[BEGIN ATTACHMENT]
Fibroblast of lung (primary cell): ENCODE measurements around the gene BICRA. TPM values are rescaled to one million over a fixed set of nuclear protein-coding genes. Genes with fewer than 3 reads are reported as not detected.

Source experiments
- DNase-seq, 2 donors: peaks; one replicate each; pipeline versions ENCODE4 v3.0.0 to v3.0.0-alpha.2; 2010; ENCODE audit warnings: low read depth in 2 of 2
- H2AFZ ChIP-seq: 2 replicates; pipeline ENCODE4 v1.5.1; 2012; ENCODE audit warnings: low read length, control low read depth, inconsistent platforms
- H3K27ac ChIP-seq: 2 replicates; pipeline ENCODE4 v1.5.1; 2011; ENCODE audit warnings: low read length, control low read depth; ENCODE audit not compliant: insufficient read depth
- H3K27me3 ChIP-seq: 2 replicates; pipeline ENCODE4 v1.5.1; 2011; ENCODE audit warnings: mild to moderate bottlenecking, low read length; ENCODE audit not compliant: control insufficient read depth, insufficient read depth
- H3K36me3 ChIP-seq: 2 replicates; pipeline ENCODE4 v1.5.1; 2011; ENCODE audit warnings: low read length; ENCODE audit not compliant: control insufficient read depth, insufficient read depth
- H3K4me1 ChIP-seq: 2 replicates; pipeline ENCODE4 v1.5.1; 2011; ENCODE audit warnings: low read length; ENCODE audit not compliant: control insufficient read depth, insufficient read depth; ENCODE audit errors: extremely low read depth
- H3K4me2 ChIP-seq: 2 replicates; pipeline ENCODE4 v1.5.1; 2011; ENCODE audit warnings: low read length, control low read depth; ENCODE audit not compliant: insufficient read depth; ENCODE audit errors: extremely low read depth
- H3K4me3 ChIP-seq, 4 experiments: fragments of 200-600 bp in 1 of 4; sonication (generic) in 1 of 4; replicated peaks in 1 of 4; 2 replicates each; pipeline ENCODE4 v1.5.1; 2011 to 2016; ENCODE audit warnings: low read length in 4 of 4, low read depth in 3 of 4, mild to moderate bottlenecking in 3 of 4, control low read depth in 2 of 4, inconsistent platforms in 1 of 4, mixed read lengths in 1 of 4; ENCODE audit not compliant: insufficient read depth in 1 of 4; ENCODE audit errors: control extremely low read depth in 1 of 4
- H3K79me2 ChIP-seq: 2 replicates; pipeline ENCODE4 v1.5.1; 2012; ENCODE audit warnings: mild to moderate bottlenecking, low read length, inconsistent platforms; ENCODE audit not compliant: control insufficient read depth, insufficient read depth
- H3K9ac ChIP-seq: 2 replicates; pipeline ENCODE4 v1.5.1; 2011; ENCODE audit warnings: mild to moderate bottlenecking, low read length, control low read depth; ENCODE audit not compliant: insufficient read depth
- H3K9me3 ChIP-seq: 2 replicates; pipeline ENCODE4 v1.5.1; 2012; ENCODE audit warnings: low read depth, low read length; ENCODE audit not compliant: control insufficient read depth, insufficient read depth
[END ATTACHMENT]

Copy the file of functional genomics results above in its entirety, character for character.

Fibroblast of lung (primary cell): ENCODE measurements around the gene BICRA. TPM values are rescaled to one million over a fixed set of nuclear protein-coding genes. Genes with fewer than 3 reads are reported as not detected.

Source experiments
- DNase-seq, 2 donors: peaks; one replicate each; pipeline versions ENCODE4 v3.0.0 to v3.0.0-alpha.2; 2010; ENCODE audit warnings: low read depth in 2 of 2
- H2AFZ ChIP-seq: 2 replicates; pipeline ENCODE4 v1.5.1; 2012; ENCODE audit warnings: low read length, control low read depth, inconsistent platforms
- H3K27ac ChIP-seq: 2 replicates; pipeline ENCODE4 v1.5.1; 2011; ENCODE audit warnings: low read length, control low read depth; ENCODE audit not compliant: insufficient read depth
- H3K27me3 ChIP-seq: 2 replicates; pipeline ENCODE4 v1.5.1; 2011; ENCODE audit warnings: mild to moderate bottlenecking, low read length; ENCODE audit not compliant: control insufficient read depth, insufficient read depth
- H3K36me3 ChIP-seq: 2 replicates; pipeline ENCODE4 v1.5.1; 2011; ENCODE audit warnings: low read length; ENCODE audit not compliant: control insufficient read depth, insufficient read depth
- H3K4me1 ChIP-seq: 2 replicates; pipeline ENCODE4 v1.5.1; 2011; ENCODE audit warnings: low read length; ENCODE audit not compliant: control insufficient read depth, insufficient read depth; ENCODE audit errors: extremely low read depth
- H3K4me2 ChIP-seq: 2 replicates; pipeline ENCODE4 v1.5.1; 2011; ENCODE audit warnings: low read length, control low read depth; ENCODE audit not compliant: insufficient read depth; ENCODE audit errors: extremely low read depth
- H3K4me3 ChIP-seq, 4 experiments: fragments of 200-600 bp in 1 of 4; sonication (generic) in 1 of 4; replicated peaks in 1 of 4; 2 replicates each; pipeline ENCODE4 v1.5.1; 2011 to 2016; ENCODE audit warnings: low read length in 4 of 4, low read depth in 3 of 4, mild to moderate bottlenecking in 3 of 4, control low read depth in 2 of 4, inconsistent platforms in 1 of 4, mixed read lengths in 1 of 4; ENCODE audit not compliant: insufficient read depth in 1 of 4; ENCODE audit errors: control extremely low read depth in 1 of 4
- H3K79me2 ChIP-seq: 2 replicates; pipeline ENCODE4 v1.5.1; 2012; ENCODE audit warnings: mild to moderate bottlenecking, low read length, inconsistent platforms; ENCODE audit not compliant: control insufficient read depth, insufficient read depth
- H3K9ac ChIP-seq: 2 replicates; pipeline ENCODE4 v1.5.1; 2011; ENCODE audit warnings: mild to moderate bottlenecking, low read length, control low read depth; ENCODE audit not compliant: insufficient read depth
- H3K9me3 ChIP-seq: 2 replicates; pipeline ENCODE4 v1.5.1; 2012; ENCODE audit warnings: low read depth, low read length; ENCODE audit not compliant: control insufficient read depth, insufficient read depth